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While the impact of intellectual property rights on the diffusion and use of scientific knowledge is at the heart of contemporary policy debates, evidence about the role of patents in science has been anecdotal. Although many scholars suggest that IPR has a positive effect on cumulative innovation, a growing “anti-commons” perspective highlights the(More)
The question of exactly how science is commercialized is an important one. While the social structures of “science” and “technology” are distinctive, recent work suggests that scientific and technological ideas in fact co-evolve. This paper addresses the dynamics of such co-evolution: are scientific networks deeply co-mingled with networks through which(More)
Conventional wisdom suggests that when institutional logics overlap, the production of hybrids signifies collapse, blending, or easy coexistence. The author provides an alternative interpretation: hybrids can maintain a distinctive boundary and can emerge from contestation, not coexistence. This alternative interpretation is grounded in an analysis of a(More)
Although many scholars suggest that IPR has a positive effect on cumulative innovation, a growing “anti-commons” perspective highlights the negative role of IPR over scientific knowledge. At its core, this debate is centered on how intellectual property rights over a given piece of knowledge affect the propensity of future researchers to build upon that(More)
Boric acid (BA), an essential plant micronutrient, occurs naturally in fruits, vegetables, and other foods. It is widely used in the manufacture of glass, ceramics, and other products. In a prior study, gestational exposure to BA was associated with developmental toxicity in the rat, including fetal growth retardation and altered skeletal morphology. In(More)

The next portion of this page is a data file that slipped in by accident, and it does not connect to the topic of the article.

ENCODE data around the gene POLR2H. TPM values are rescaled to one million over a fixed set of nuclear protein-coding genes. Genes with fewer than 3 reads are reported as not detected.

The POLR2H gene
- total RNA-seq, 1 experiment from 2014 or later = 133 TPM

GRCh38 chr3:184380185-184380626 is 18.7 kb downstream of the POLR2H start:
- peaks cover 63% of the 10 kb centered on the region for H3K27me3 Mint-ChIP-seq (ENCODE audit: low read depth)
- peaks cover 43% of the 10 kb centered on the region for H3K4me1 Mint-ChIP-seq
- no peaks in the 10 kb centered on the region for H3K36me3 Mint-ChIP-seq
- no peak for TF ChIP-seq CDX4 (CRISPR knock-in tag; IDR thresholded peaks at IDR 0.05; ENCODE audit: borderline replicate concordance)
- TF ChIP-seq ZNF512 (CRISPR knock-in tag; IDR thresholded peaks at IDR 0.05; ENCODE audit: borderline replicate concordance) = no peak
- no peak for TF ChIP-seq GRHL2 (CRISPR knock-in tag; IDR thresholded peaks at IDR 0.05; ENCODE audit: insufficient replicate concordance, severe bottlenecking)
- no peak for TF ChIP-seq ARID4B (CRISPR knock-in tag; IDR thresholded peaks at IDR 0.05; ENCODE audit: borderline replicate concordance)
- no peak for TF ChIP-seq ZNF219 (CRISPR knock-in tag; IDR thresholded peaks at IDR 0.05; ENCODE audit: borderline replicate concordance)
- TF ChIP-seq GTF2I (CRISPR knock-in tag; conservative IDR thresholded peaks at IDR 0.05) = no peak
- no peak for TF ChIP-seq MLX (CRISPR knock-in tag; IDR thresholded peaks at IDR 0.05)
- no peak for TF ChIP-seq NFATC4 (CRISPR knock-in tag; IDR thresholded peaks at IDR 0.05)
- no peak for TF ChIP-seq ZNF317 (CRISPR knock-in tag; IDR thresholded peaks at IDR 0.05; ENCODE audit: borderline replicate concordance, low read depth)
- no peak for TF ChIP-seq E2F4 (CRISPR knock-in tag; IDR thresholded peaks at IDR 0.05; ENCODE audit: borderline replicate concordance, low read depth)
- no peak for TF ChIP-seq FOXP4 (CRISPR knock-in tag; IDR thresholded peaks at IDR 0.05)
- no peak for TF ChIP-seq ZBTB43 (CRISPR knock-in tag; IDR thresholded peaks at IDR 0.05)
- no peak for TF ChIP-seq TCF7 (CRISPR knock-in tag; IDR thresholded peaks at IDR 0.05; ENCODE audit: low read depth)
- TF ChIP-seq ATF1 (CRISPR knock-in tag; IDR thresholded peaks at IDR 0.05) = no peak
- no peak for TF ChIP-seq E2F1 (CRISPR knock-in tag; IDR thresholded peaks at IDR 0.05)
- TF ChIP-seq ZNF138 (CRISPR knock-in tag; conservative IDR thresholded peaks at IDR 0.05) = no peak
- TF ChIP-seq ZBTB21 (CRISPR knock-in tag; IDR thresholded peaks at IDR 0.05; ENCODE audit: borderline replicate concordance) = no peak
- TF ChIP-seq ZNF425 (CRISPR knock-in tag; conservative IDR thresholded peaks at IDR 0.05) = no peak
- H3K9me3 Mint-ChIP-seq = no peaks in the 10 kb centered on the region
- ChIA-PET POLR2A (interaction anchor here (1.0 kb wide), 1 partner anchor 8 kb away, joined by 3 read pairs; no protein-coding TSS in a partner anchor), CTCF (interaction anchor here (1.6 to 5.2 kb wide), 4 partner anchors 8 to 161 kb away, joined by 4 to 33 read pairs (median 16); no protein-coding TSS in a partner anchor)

We analyzed longitudinal data on academic careers and conducted interviews with faculty members to determine the scope and causes of the gender gap in patenting among life scientists. Our regressions on a random sample of 4227 life scientists over a 30-year period show that women faculty members patent at about 40% of the rate of men. We found that the(More)
Organizational theorists have built a deep understanding of the conditions affecting knowledge sharing. However, for innovation to occur, knowledge must not just be shared, but also reused, recombined, and accumulated. Such accumulation is not inherent to the innovation process but can be either supported or limited by the context in which it occurs. We(More)
Access to a pool of talented employees is an important element of entrepreneurial firms’ ability to build innovative capabilities. Through an empirical examination of two European biotechnology clusters – Cambridge, UK, and Munich, Germany – we investigate the degree to which macro-labor market institutions shape the micro-dynamics of career affiliation(More)